Maybe the need to deliver many-to-many requests is no longer well understood. Students in university computer science programs, as well as professors teaching computer science, do not seem to be learning and promoting the merits of many-to-many parallel processing, or perhaps the problem is believed to be addressed by adding more servers rather than better utilizing the technologies designed to exploit parallel processing. Another point of confusion is multitasking versus parallel processing. This distinction is part of the difficulty of creating unique differentiation.

Cycles in Computing

As the demands for computing continue to increase, perhaps there could be a resurgence of the need for mainframe computing. Computing seems to go through cycles of centralized to decentralized facilities and control. Through the past decade, one of the latest crazes in computing is cloud. Yet, this is not really new.

Going back to the early days of computing (pre-1960s), centralized computing was all there was, since only large companies could afford computing. Equipment was expensive. Facilities to support mainframes were complex. Then, in the 1960s and ‘70s, while large mainframe computing centers were still pretty rare, a solution offering computing to a broader audience emerged. That solution was time sharing. Companies that had large computing facilities would sell time (processor time, data storage, connectivity) on their computers. Sound familiar? Sounds like cloud. Then, in the 1970s and ‘80s, computing became a competitive differentiator, the cost of mainframe processors declined, and mainframe computing centers proliferated — so called “data centers.” During the 1980s, as budgets for computing moved from centralized computing organizations toward business units, allowing business units to get better accountability and delivery from computing, central data centers declined and distributed processing (departmental or client-server) grew. Accelerating the growth of distributed computing was the rise of personal computing and internet connectivity. The next cycle (mid-2000s and beyond), in a sense, was an extension of distributed computing leveraging paid computing services , but now outsourced to external providers, which became known as “the cloud.”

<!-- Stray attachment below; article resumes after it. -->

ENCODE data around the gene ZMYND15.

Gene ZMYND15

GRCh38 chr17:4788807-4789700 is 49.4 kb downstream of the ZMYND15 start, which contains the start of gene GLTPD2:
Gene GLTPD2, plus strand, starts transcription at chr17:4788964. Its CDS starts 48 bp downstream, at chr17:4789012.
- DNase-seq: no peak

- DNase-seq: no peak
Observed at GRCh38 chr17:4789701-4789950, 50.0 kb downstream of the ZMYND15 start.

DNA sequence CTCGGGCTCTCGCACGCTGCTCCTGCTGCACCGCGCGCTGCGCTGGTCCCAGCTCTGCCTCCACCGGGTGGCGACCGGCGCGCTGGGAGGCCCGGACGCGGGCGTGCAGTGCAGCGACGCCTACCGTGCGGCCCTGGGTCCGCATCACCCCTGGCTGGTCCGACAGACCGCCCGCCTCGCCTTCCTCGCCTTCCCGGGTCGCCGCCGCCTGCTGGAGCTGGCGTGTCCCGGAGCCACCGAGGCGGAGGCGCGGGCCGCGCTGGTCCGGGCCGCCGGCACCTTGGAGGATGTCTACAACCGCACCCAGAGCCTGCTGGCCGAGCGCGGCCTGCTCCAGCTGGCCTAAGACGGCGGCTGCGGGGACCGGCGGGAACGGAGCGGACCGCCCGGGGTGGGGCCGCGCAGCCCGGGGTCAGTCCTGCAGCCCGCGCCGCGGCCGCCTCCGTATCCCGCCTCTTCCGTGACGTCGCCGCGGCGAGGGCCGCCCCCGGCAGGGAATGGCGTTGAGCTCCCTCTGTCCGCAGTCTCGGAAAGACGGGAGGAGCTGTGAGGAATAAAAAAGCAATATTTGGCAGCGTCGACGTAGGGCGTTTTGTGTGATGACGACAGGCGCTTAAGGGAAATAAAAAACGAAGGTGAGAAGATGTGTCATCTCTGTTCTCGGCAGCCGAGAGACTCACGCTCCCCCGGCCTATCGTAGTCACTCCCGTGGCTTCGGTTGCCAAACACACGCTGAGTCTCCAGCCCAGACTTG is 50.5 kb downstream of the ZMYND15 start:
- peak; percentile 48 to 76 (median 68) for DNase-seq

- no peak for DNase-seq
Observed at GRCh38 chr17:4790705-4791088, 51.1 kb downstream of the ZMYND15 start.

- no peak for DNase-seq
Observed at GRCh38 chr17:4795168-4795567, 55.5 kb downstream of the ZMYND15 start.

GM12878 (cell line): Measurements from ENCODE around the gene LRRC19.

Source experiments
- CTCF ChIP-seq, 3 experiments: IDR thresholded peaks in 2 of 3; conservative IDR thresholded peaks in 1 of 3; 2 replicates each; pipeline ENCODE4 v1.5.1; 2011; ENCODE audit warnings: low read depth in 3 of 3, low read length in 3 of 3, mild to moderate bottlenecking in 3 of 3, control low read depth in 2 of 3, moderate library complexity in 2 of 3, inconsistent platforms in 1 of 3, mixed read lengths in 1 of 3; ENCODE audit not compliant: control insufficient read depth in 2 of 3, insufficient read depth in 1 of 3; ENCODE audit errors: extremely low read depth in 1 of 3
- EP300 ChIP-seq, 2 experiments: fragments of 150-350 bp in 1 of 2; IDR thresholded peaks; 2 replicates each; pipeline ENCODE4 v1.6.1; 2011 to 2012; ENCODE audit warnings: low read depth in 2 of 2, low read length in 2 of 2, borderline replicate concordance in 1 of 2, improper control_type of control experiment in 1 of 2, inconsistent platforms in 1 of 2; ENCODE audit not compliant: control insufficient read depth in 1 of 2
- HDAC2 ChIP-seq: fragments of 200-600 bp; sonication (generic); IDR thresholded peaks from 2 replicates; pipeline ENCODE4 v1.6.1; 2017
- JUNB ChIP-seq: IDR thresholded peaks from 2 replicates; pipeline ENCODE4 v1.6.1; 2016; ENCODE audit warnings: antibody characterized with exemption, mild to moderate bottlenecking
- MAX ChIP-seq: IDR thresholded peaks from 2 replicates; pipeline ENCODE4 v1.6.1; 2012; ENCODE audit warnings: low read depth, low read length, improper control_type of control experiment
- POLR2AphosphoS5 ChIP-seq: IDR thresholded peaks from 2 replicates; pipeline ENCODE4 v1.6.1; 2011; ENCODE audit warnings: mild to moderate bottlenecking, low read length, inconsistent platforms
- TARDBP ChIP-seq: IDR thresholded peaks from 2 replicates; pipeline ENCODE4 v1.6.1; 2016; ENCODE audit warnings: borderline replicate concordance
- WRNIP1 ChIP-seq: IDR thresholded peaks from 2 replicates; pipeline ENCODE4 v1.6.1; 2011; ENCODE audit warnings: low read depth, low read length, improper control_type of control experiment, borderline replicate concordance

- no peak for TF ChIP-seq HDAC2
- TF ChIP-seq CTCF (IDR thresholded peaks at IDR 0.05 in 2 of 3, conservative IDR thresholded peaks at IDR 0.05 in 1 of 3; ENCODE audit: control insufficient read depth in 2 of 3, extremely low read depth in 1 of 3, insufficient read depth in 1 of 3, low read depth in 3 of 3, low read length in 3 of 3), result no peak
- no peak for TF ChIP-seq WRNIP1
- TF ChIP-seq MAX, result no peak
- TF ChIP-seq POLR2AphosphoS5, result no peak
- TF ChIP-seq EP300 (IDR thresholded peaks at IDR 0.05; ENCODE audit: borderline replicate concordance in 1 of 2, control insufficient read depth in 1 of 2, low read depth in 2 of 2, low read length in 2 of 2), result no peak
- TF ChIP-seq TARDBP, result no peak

A Future Role for the Mainframe